Big Data for the masses on new IBM Power servers
IBM is launching a set of servers using its Power7+ processor, which uses technology from IBM’s Watson project to compete with Intel Xeon machines – and make Big Data analytics affordable for smaller businesses.
The new Power servers use the latest version of IBM’s RISC architecture, called Power7+, which was launched last year. The servers will be fully revealed in a webcast at 11AM EST today – and the price starts at $5,947 for the Power Express 710+ (the existing Power 710 is shown here).
Bringing Big Data to the masses?
“Big data and cloud technologies that were once only affordable to large enterprises are now available to the masses,” said Rod Adkins, a senior vice president in IBM’s systems and technology group (pictured below with a larger IBM PureServer).
The systems use technology from IBM’s Watson, the system designed to understand human language and answer questions based on correlations between data. Large Watson implementations can sift 200 million pages of data before making an answer, and have appeared on Wall Street and in the US TV game show Jeopardy.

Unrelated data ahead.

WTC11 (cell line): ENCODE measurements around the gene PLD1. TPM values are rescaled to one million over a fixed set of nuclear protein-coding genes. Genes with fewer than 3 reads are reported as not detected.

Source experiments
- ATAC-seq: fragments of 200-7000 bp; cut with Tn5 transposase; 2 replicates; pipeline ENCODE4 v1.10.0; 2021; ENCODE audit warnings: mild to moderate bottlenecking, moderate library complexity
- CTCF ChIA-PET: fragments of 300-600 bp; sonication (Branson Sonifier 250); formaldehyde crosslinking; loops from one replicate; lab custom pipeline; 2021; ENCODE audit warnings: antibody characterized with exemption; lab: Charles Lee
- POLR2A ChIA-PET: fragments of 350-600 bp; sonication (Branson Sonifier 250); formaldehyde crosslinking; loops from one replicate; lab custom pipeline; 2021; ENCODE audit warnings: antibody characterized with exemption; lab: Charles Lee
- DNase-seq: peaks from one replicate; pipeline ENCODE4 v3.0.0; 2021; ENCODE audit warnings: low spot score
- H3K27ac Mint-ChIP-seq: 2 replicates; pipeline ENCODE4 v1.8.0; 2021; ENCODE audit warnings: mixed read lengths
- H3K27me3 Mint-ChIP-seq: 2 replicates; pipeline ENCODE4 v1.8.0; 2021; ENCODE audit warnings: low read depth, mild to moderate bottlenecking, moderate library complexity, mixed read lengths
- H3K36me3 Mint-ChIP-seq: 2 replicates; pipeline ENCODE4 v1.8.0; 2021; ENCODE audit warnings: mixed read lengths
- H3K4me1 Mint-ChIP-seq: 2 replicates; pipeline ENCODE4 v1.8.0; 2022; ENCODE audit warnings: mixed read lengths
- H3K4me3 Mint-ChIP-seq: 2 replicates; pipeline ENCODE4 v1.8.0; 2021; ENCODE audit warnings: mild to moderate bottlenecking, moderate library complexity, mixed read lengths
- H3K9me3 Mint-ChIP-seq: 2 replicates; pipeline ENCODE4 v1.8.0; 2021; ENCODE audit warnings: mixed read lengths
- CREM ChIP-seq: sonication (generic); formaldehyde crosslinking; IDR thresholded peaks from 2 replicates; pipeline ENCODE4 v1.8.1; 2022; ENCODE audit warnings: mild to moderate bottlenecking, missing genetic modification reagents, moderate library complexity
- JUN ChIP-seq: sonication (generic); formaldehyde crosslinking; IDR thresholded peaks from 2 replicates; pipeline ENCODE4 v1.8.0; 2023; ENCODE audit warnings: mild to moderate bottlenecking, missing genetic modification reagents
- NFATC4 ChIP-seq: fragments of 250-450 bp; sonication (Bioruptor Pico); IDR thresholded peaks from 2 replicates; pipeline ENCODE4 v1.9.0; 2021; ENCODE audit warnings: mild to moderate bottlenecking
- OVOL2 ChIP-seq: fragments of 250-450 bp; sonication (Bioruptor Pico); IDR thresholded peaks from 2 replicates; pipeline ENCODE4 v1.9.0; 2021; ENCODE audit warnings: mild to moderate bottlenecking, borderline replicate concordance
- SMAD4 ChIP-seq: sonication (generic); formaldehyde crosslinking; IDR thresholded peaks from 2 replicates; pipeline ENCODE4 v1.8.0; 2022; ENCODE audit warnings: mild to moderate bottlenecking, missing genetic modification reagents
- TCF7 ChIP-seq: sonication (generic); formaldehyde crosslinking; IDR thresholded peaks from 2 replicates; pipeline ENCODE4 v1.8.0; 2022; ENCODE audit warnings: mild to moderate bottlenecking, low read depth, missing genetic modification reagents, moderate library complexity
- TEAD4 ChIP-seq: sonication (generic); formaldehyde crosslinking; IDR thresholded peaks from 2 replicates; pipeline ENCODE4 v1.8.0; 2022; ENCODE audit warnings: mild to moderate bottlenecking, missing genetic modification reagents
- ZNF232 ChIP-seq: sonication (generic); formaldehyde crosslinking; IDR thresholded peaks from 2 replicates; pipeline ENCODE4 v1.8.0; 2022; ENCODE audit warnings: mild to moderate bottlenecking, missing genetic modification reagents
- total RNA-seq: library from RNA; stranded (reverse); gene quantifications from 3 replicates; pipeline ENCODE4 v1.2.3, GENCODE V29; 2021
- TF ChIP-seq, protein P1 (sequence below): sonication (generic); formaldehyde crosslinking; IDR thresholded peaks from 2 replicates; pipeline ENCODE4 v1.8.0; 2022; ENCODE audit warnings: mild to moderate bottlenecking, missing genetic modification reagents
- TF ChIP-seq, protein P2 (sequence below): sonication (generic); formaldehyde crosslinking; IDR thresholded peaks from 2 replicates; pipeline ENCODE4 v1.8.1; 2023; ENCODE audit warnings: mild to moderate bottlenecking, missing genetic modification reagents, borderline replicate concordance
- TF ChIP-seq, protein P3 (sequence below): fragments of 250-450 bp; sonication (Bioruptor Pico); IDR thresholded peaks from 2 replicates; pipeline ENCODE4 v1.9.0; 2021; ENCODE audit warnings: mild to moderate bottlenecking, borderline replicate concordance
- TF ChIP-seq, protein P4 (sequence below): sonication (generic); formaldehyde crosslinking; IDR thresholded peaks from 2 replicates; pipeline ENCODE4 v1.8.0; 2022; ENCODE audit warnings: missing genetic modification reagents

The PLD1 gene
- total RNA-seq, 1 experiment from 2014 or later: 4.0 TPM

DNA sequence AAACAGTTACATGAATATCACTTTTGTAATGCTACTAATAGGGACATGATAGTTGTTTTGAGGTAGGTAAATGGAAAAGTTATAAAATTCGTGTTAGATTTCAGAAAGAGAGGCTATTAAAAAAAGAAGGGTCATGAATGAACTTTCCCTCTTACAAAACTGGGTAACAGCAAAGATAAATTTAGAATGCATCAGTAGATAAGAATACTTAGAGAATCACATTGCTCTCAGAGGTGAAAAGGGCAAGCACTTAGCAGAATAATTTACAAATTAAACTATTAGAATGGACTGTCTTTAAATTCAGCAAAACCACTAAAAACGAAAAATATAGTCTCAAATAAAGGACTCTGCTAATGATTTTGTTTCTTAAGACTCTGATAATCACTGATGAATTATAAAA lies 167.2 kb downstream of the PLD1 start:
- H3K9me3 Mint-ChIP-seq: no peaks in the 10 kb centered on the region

IBM says the new range is making this sort of technology available to small-to-medium businesses (SMBs) and its statement compared the 710 with servers from Oracle and HP – suggesting it is going up against the HP/Intel Itanium procesor and Oracle’s Solaris processors.
However, the aggressive pricing of the new servers suggest they are being set up as a challenge to servers powered by Intel’s Xeons (although IBM makes its own Xeon servers too.
The Power 7+ chips are made with a 32nm process and have eight cores, each with a 10MB cache. Not all the cores are active in the lower-end chips, and they are packaged in a range of new servers from the Power 710+ to the Power 760+, according to published briefings.
The 710+ is a 2U high rack server, and has one socket. The 720+ is a one-socket server twice as thick at 4U, and can be rackmounted or in a tower chassis for branch offices. The 730+ has two sockets in a 2U rack unit, and the 740+ has two sockets, in a 4U unit, with up to 1TB of memory.
Outside the entry level, the 750+ fits four sockets in 5U or rack space, and the 760+ does the same thing with a faster clock speed.
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